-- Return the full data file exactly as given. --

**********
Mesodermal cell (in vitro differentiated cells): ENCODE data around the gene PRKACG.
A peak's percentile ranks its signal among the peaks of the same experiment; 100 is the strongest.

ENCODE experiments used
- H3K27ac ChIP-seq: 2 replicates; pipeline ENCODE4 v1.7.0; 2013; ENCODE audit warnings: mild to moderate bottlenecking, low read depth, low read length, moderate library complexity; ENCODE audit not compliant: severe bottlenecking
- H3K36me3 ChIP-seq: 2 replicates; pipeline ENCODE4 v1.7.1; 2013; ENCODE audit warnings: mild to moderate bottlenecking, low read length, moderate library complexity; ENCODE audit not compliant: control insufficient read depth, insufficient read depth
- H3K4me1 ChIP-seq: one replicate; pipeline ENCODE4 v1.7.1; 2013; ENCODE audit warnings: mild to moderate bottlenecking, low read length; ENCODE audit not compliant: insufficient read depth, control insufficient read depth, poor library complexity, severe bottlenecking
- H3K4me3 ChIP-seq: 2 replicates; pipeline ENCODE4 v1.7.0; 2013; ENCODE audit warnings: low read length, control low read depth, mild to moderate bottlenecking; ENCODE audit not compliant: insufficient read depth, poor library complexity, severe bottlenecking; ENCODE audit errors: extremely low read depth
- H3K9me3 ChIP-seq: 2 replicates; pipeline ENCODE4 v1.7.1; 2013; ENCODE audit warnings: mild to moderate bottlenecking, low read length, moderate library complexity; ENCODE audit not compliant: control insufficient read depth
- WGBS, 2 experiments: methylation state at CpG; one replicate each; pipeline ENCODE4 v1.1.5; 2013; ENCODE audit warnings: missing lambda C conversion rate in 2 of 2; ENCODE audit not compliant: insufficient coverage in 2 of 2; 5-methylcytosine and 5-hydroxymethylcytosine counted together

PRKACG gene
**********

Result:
Mesodermal cell (in vitro differentiated cells): ENCODE data around the gene PRKACG.
A peak's percentile ranks its signal among the peaks of the same experiment; 100 is the strongest.

ENCODE experiments used
- H3K27ac ChIP-seq: 2 replicates; pipeline ENCODE4 v1.7.0; 2013; ENCODE audit warnings: mild to moderate bottlenecking, low read depth, low read length, moderate library complexity; ENCODE audit not compliant: severe bottlenecking
- H3K36me3 ChIP-seq: 2 replicates; pipeline ENCODE4 v1.7.1; 2013; ENCODE audit warnings: mild to moderate bottlenecking, low read length, moderate library complexity; ENCODE audit not compliant: control insufficient read depth, insufficient read depth
- H3K4me1 ChIP-seq: one replicate; pipeline ENCODE4 v1.7.1; 2013; ENCODE audit warnings: mild to moderate bottlenecking, low read length; ENCODE audit not compliant: insufficient read depth, control insufficient read depth, poor library complexity, severe bottlenecking
- H3K4me3 ChIP-seq: 2 replicates; pipeline ENCODE4 v1.7.0; 2013; ENCODE audit warnings: low read length, control low read depth, mild to moderate bottlenecking; ENCODE audit not compliant: insufficient read depth, poor library complexity, severe bottlenecking; ENCODE audit errors: extremely low read depth
- H3K9me3 ChIP-seq: 2 replicates; pipeline ENCODE4 v1.7.1; 2013; ENCODE audit warnings: mild to moderate bottlenecking, low read length, moderate library complexity; ENCODE audit not compliant: control insufficient read depth
- WGBS, 2 experiments: methylation state at CpG; one replicate each; pipeline ENCODE4 v1.1.5; 2013; ENCODE audit warnings: missing lambda C conversion rate in 2 of 2; ENCODE audit not compliant: insufficient coverage in 2 of 2; 5-methylcytosine and 5-hydroxymethylcytosine counted together

PRKACG gene